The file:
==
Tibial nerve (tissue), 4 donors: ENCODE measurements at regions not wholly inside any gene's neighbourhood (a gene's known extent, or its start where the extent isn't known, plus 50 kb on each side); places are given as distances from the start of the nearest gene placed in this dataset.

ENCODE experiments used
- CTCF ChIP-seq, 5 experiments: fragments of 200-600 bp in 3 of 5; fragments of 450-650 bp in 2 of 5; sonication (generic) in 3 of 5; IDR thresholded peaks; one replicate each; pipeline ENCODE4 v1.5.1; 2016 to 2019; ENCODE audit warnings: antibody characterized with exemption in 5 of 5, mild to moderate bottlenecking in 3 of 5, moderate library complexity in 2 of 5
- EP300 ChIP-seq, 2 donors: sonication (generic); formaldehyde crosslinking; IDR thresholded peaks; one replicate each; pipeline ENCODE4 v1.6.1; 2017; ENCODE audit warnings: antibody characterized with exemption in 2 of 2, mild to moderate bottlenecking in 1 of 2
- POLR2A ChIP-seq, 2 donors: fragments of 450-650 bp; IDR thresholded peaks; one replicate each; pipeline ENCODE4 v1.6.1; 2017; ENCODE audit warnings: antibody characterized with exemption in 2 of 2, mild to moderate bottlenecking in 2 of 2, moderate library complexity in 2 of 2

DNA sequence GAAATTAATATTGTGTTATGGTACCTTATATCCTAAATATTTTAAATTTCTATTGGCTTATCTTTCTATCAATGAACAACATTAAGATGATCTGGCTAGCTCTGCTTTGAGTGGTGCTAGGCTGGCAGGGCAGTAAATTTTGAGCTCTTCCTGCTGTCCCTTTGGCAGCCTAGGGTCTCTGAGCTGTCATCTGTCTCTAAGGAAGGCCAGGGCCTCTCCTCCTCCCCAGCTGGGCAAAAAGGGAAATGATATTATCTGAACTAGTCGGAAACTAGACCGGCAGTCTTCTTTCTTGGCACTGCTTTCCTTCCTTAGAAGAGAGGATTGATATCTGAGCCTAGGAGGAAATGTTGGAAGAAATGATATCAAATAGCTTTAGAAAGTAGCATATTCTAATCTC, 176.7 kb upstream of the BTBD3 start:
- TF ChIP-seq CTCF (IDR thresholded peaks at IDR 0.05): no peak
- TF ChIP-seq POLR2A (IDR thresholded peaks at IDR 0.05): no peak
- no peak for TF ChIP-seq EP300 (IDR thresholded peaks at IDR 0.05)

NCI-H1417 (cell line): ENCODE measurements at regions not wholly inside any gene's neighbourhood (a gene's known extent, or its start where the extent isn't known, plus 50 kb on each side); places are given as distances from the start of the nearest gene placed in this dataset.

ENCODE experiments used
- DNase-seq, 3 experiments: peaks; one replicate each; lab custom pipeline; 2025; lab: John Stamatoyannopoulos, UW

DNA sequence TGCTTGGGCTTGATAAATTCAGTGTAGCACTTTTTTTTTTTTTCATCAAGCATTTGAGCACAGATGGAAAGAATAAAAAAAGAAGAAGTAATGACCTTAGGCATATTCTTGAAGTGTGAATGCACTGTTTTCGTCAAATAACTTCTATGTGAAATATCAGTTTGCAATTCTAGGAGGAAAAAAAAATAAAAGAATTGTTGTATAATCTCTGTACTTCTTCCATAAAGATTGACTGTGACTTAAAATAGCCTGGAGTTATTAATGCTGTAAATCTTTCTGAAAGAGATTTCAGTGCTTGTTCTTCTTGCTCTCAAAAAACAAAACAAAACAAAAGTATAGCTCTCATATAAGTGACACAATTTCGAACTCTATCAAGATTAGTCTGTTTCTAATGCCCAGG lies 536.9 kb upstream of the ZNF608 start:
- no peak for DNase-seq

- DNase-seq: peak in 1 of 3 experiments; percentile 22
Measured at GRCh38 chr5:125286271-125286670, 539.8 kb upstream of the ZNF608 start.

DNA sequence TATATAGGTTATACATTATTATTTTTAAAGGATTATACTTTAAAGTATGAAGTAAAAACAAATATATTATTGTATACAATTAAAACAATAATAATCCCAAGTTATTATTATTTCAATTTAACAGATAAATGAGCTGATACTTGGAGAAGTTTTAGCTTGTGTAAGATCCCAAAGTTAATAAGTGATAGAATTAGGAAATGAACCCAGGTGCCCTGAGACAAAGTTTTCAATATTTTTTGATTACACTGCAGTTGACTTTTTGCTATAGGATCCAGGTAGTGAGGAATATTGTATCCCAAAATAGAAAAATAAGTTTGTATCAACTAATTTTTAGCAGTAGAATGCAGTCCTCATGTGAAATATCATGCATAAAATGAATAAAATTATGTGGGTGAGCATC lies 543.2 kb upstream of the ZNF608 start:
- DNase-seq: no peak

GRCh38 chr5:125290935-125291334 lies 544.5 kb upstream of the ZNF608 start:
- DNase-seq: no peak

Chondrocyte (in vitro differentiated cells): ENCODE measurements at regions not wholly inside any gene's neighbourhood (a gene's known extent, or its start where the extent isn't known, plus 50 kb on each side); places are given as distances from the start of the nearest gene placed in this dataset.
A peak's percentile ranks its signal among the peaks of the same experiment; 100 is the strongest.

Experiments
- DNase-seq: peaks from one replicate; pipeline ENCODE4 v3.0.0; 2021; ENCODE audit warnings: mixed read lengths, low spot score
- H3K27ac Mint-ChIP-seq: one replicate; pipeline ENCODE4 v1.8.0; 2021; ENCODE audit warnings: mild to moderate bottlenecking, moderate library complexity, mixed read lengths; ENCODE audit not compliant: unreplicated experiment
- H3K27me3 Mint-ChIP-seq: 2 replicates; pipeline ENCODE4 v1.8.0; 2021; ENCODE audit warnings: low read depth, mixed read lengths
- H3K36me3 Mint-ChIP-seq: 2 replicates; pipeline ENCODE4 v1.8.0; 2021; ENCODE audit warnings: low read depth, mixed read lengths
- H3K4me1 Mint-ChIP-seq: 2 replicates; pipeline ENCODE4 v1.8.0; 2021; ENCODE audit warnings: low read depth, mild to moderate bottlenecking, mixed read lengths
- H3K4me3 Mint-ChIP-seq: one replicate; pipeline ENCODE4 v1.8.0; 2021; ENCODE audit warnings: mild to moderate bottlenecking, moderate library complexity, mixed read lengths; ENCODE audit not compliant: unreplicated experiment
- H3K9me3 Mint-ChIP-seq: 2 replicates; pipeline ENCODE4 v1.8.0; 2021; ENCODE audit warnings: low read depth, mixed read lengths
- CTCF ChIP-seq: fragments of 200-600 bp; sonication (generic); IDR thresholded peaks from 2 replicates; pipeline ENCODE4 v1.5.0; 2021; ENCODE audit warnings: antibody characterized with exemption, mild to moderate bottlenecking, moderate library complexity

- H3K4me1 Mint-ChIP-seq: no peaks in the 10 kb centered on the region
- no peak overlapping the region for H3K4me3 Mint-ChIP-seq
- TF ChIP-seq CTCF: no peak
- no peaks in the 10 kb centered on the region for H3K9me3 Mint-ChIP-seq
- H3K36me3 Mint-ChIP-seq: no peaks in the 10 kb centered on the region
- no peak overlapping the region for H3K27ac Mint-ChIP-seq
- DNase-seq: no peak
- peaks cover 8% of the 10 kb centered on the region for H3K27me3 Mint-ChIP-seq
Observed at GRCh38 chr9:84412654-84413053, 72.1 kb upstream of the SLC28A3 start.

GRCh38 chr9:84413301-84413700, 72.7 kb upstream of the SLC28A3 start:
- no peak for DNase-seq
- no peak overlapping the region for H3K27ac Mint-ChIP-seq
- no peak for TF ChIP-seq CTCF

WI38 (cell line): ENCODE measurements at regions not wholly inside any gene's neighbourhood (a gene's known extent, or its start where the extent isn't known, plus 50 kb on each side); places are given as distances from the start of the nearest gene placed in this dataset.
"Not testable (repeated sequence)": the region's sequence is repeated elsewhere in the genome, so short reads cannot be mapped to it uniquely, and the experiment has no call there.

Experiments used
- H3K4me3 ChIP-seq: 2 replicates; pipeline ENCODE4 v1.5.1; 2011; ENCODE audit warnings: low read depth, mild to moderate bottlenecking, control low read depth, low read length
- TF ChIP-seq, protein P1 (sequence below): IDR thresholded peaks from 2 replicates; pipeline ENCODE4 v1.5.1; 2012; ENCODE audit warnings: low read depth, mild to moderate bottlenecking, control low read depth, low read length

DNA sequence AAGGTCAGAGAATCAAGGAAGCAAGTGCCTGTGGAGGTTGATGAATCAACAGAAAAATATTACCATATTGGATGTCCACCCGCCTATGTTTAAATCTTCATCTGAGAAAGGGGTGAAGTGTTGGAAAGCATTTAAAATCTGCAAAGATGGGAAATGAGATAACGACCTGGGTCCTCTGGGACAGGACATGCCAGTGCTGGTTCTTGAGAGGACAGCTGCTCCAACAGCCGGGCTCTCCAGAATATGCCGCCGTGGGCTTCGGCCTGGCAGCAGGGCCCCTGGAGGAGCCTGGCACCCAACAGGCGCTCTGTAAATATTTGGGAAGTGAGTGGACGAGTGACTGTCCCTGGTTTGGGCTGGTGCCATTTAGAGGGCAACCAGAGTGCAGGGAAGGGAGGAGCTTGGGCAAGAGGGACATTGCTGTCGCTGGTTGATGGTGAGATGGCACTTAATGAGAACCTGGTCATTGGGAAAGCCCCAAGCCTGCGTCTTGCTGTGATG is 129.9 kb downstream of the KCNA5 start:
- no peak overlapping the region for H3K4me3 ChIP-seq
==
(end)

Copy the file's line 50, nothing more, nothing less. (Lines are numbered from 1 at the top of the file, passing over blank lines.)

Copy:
DNA sequence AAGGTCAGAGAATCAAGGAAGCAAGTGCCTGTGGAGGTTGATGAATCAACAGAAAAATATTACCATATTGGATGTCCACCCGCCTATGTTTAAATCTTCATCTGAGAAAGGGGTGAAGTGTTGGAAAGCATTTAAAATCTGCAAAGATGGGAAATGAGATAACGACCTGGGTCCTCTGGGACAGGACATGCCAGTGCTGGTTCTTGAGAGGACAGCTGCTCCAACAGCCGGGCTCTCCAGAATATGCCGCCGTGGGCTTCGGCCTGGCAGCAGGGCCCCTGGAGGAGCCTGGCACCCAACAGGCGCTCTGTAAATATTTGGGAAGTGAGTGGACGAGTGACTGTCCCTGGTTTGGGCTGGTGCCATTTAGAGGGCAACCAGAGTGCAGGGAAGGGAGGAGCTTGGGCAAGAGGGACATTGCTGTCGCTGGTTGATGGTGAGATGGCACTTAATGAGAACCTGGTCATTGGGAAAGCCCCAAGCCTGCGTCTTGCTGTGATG is 129.9 kb downstream of the KCNA5 start: